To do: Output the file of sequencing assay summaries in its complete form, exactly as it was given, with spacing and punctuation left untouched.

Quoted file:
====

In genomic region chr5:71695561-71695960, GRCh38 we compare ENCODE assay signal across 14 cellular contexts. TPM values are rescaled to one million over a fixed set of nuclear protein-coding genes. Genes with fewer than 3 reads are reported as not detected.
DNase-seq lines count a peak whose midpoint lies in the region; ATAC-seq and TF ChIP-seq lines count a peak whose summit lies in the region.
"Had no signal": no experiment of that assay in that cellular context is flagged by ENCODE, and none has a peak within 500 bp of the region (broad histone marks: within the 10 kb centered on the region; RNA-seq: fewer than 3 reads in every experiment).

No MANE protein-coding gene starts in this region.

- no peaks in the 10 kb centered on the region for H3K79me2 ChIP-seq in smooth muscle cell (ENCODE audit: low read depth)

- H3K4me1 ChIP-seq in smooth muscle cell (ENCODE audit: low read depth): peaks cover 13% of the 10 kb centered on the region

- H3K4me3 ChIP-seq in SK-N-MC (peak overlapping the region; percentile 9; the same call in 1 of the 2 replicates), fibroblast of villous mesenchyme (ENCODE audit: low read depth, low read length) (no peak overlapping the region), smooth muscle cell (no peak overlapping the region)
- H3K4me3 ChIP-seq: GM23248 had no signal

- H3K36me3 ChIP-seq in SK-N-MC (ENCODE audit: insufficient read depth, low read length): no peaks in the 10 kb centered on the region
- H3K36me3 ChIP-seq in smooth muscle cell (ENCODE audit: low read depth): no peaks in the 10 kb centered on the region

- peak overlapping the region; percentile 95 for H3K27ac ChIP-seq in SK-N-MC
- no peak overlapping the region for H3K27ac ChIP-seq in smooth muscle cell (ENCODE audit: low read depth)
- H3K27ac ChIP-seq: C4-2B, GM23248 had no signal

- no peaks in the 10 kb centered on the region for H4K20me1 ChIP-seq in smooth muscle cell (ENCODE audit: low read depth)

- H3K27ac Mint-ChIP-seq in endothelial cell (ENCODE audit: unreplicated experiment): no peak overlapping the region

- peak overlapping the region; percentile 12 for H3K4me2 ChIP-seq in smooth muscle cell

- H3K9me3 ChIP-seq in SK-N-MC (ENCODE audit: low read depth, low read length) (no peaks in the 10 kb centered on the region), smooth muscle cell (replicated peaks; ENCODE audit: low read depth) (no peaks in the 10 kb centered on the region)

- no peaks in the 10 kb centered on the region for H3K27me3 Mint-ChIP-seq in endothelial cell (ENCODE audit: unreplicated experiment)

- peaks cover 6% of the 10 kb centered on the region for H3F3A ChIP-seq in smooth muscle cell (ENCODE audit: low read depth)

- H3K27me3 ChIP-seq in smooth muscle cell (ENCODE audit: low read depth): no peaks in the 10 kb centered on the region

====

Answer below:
In genomic region chr5:71695561-71695960, GRCh38 we compare ENCODE assay signal across 14 cellular contexts. TPM values are rescaled to one million over a fixed set of nuclear protein-coding genes. Genes with fewer than 3 reads are reported as not detected.
DNase-seq lines count a peak whose midpoint lies in the region; ATAC-seq and TF ChIP-seq lines count a peak whose summit lies in the region.
"Had no signal": no experiment of that assay in that cellular context is flagged by ENCODE, and none has a peak within 500 bp of the region (broad histone marks: within the 10 kb centered on the region; RNA-seq: fewer than 3 reads in every experiment).

No MANE protein-coding gene starts in this region.

- no peaks in the 10 kb centered on the region for H3K79me2 ChIP-seq in smooth muscle cell (ENCODE audit: low read depth)

- H3K4me1 ChIP-seq in smooth muscle cell (ENCODE audit: low read depth): peaks cover 13% of the 10 kb centered on the region

- H3K4me3 ChIP-seq in SK-N-MC (peak overlapping the region; percentile 9; the same call in 1 of the 2 replicates), fibroblast of villous mesenchyme (ENCODE audit: low read depth, low read length) (no peak overlapping the region), smooth muscle cell (no peak overlapping the region)
- H3K4me3 ChIP-seq: GM23248 had no signal

- H3K36me3 ChIP-seq in SK-N-MC (ENCODE audit: insufficient read depth, low read length): no peaks in the 10 kb centered on the region
- H3K36me3 ChIP-seq in smooth muscle cell (ENCODE audit: low read depth): no peaks in the 10 kb centered on the region

- peak overlapping the region; percentile 95 for H3K27ac ChIP-seq in SK-N-MC
- no peak overlapping the region for H3K27ac ChIP-seq in smooth muscle cell (ENCODE audit: low read depth)
- H3K27ac ChIP-seq: C4-2B, GM23248 had no signal

- no peaks in the 10 kb centered on the region for H4K20me1 ChIP-seq in smooth muscle cell (ENCODE audit: low read depth)

- H3K27ac Mint-ChIP-seq in endothelial cell (ENCODE audit: unreplicated experiment): no peak overlapping the region

- peak overlapping the region; percentile 12 for H3K4me2 ChIP-seq in smooth muscle cell

- H3K9me3 ChIP-seq in SK-N-MC (ENCODE audit: low read depth, low read length) (no peaks in the 10 kb centered on the region), smooth muscle cell (replicated peaks; ENCODE audit: low read depth) (no peaks in the 10 kb centered on the region)

- no peaks in the 10 kb centered on the region for H3K27me3 Mint-ChIP-seq in endothelial cell (ENCODE audit: unreplicated experiment)

- peaks cover 6% of the 10 kb centered on the region for H3F3A ChIP-seq in smooth muscle cell (ENCODE audit: low read depth)

- H3K27me3 ChIP-seq in smooth muscle cell (ENCODE audit: low read depth): no peaks in the 10 kb centered on the region